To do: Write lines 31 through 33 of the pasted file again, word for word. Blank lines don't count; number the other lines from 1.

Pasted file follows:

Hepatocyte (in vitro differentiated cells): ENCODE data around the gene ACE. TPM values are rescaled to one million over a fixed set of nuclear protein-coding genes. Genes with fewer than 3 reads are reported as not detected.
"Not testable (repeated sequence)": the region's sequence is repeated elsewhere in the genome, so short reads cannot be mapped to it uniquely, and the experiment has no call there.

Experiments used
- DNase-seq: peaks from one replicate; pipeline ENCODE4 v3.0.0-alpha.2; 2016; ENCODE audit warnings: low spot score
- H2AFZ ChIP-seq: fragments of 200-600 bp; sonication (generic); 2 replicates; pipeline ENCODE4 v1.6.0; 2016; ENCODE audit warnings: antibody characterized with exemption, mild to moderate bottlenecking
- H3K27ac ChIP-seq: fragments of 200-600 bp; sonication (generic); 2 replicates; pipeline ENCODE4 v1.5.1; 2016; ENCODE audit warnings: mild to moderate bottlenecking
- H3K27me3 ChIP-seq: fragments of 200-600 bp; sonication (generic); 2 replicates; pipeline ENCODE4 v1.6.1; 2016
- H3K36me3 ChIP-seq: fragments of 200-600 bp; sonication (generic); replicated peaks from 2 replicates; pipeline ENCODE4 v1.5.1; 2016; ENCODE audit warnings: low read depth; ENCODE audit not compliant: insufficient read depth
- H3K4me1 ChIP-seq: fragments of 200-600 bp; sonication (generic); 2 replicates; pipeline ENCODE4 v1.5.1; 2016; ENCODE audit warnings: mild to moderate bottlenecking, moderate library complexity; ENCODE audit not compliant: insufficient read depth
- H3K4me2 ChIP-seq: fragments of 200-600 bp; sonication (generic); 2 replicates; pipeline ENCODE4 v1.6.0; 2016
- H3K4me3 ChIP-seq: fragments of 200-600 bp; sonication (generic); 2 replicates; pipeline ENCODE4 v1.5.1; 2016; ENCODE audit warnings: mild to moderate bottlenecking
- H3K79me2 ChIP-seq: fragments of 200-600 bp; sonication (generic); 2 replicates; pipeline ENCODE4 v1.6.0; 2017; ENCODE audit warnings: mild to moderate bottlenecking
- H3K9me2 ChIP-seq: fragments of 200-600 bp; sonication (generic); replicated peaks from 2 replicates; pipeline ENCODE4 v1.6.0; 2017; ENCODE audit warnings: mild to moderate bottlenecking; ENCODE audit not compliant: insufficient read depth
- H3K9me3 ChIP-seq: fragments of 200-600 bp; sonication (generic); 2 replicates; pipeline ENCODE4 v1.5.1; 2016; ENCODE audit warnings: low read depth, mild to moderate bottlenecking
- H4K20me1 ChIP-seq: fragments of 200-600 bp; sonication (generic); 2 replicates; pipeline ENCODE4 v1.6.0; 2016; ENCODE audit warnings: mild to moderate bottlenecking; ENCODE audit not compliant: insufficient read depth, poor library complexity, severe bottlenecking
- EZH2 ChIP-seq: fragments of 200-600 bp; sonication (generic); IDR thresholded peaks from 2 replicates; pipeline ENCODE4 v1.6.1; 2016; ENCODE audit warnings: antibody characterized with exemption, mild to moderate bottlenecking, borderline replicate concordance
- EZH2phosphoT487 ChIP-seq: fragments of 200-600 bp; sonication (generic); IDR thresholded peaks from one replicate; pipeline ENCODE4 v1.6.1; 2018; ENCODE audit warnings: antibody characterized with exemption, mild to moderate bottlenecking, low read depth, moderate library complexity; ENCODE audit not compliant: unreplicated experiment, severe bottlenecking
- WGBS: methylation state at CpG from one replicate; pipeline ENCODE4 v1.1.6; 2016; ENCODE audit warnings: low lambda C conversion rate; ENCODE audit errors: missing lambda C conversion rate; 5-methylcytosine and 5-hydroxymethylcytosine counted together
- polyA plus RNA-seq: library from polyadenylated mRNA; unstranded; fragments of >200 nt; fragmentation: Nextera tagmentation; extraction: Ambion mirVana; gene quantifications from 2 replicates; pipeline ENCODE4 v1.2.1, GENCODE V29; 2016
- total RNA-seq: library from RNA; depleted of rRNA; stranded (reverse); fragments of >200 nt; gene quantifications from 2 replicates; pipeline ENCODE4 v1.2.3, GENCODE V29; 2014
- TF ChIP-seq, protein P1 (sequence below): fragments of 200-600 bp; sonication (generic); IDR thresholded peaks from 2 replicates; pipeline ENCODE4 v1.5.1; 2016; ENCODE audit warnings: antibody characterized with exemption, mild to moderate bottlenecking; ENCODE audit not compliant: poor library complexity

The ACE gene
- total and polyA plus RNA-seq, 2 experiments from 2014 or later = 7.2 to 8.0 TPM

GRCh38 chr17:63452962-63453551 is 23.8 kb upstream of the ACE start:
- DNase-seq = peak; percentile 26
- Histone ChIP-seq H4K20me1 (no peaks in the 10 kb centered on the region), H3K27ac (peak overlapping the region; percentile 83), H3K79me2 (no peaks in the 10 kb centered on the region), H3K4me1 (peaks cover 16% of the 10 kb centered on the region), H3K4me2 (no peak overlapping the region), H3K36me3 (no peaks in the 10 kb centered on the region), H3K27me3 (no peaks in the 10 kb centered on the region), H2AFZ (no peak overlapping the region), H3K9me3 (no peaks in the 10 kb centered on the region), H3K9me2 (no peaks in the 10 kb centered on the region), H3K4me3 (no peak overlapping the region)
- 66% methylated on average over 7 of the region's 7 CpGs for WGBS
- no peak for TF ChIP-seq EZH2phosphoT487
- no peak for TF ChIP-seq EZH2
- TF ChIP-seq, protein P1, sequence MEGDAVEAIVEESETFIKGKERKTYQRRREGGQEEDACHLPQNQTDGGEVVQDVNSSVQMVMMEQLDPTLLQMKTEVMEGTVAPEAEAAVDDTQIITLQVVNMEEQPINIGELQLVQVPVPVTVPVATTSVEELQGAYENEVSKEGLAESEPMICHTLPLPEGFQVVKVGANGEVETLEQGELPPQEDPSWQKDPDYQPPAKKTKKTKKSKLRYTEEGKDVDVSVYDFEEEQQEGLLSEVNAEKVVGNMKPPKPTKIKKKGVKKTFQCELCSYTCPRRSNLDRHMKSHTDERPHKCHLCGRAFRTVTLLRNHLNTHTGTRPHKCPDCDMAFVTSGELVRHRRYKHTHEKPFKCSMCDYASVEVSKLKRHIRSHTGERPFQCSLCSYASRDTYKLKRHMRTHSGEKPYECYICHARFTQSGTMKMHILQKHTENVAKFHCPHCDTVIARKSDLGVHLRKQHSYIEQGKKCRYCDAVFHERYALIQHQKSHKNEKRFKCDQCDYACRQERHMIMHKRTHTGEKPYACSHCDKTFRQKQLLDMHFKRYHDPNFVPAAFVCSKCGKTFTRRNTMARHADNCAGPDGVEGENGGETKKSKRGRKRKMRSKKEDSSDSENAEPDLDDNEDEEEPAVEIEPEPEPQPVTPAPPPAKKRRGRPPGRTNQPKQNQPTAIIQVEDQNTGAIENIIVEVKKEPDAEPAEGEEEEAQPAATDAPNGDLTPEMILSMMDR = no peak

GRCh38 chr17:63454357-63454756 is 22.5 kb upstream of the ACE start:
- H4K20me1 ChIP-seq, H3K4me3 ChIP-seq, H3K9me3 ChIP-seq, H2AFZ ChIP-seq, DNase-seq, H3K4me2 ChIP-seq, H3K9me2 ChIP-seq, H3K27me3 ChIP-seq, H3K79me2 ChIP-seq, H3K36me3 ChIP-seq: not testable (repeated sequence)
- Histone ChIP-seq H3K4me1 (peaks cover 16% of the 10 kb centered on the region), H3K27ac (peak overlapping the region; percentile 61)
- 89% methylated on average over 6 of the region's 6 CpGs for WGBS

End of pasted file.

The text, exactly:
GRCh38 chr17:63454357-63454756 is 22.5 kb upstream of the ACE start:
- H4K20me1 ChIP-seq, H3K4me3 ChIP-seq, H3K9me3 ChIP-seq, H2AFZ ChIP-seq, DNase-seq, H3K4me2 ChIP-seq, H3K9me2 ChIP-seq, H3K27me3 ChIP-seq, H3K79me2 ChIP-seq, H3K36me3 ChIP-seq: not testable (repeated sequence)
- Histone ChIP-seq H3K4me1 (peaks cover 16% of the 10 kb centered on the region), H3K27ac (peak overlapping the region; percentile 61)